What Vladimir Putin can do with his deadly new drones from Iran

US National Security Advisor Jake Sullivan made a startling announcement earlier this month: Russia is receiving hundreds of drones from Iran and will begin training with them within weeks.

A major US adversary selling one swarm of drones to another sounds like something out of a Tom Clancy novel, but will this move give Russia the edge it needs to fundamentally change the course? of his war in Ukraine?

For all the histrionics, buying a drone might have as much to do with desperation as collusion. As frightened as Pentagon and US officials are of countries like Russia, Venezuela, Iran, North Korea and others working together, the nature of this deal seems much more rise from Iran’s opportunism and Russia’s desperation than from the start of some major Iran-Russia engagement.

Russia’s national drone program is lackluster, its industry is struggling to replace lost equipment, and Israel, Russia’s traditional drone partner, is distancing itself from both sides in the conflict. Since US-aligned drone manufacturers like Turkey are unlikely to sell drones to Russia, only Iran has the domestic drone industry, proliferation interest, and lack of of concern about the political reactions to making this decision a success.

The transfer of hundreds of drones is concerning, but the types of drones sent matter a lot.

Iran manufactures dozens of different types of drones, from the tiny kamikaze drones to the large strike platforms that most people imagine when they think of drone warfare. A 2019 overview of Iran’s military by the US Defense Intelligence Agency noted that drones “are Iran’s fastest growing air capability” and that their drones can perform intelligence, surveillance and reconnaissance, firing ammo or crashing into a target and exploding. More recently, they have shown an ability to launch drones from surface ships, which extends their strike range.

Iranian Army Chief Major General Abdolrahim Mousavi and Iranian Armed Forces Chief of Staff Major General Mohammad Bagheri visit an underground site with drones at an undisclosed location in Iran on 28 May 2022.

Iranian military/WANA/Reuters

Sullivan’s announcement provided some clues about the types of drones Iran might supply. US officials say Iran presented the Shahed-191 and Shahed-129 to a Russian delegation in June. Unlike simple Iranian kamikaze drones, which hit their target and explode, the 191 and 129 are capable of long-range reconnaissance (ISR) and ammo firing, the latter resembling the infamous US MQ-1 Predator drone.

While the worst-case scenario for Ukraine would be Iran transferring its most capable drones en masse to Russia, it’s more likely that Tehran will want to deal with its newer systems and send more durable platforms instead. .

In particular, the US announcement mentioned that some of the drones were capable of weapons, such as these Iranian supplies to Houthi rebels in Yemen. The Houthis have made extraordinary use of Iran-supplied drones to attack military targets in Yemen, attempt to assassinate leaders at public events and attack Saudi Arabia’s oil facilities. According to the UN, the main systems used by the Houthis are the Ababil and Samad families, which both have ISR capabilities and kamikaze variants, but are not as capable as the Shahed-191 and 129, which can carry out missions ISR, fire ammo, and return for reuse. If Iran is already producing these cheaper systems in large quantities to supply to the Houthis, then it would not be difficult or risky for Tehran to sell many of them to Moscow, while supplying a smaller number of 191s and 129s.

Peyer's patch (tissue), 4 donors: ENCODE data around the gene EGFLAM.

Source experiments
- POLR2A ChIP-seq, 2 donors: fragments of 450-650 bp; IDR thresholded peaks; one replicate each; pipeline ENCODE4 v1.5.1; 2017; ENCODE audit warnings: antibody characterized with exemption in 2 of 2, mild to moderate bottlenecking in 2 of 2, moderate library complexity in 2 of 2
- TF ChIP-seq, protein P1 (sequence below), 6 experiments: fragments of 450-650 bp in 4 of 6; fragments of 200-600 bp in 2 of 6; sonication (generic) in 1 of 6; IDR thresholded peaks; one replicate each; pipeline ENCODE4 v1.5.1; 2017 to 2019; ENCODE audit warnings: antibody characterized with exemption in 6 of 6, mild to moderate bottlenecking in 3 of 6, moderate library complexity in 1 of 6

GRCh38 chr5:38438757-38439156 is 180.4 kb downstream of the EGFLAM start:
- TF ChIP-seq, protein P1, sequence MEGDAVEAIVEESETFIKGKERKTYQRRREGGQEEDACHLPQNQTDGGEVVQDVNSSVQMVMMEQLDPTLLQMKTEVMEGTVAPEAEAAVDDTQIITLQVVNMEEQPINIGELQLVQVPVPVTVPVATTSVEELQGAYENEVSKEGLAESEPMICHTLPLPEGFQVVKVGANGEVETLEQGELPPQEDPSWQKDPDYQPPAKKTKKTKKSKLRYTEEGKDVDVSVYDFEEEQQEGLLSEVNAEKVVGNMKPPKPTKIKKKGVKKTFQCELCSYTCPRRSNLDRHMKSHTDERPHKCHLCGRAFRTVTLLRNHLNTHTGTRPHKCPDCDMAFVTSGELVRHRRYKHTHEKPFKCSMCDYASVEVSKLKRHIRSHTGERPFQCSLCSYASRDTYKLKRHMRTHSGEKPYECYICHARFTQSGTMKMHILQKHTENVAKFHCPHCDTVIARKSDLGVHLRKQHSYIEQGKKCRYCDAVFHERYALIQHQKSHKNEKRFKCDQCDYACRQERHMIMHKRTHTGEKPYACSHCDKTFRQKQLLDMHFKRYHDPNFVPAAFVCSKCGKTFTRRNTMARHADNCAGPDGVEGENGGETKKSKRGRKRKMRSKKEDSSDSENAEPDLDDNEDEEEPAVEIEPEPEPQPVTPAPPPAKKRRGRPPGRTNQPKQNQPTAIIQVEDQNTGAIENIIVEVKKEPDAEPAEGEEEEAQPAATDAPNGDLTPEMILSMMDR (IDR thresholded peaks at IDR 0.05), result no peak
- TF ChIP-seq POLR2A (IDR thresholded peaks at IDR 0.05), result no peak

The big question is whether Iranian drones are an indicator that Russia lacks its own drone supply. Artillery is key to Russia’s advance, and drones with long-range strike capabilities would allow Russia to locate targets and correct artillery fire in real time. According to some estimates, Russia has lost dozens of its own ISR drones, such as the Orlan-10. At the same time, Iranian drones are no less impervious to Ukrainian anti-aircraft systems, raising the question of how much longer they would outlast Orlans once deployed.

A drone is launched during a large-scale drone combat exercise of the Islamic Republic of Iran Army, in Semnan, Iran, January 4, 2021.

Iranian military/WANA/Reuters

It’s also possible that drones will complement Russia’s long-range strike options to make their more powerful weapons more effective. The Houthis often claim they use their drones in concert with missiles, presumably to complicate Saudi Arabia’s air defenses. Russia’s Kamikaze drone appears to be in short supply and lacks the range to strike targets deep in Ukraine. Kamikaze drones could prove to be a problem for Ukraine’s beleaguered air defenses, especially once they cross the front line.

Overall, Ukraine is right to fear that Russia can now source more drones from abroad, but there is a limit to the amount of damage it can do tactically, and it probably won’t. not much difference strategically.

But if Iran starts transferring more sophisticated drones, helps smuggle components that Russia lacks, or perhaps negotiates the sale of other ranged weapons like missiles, all bets could be off.

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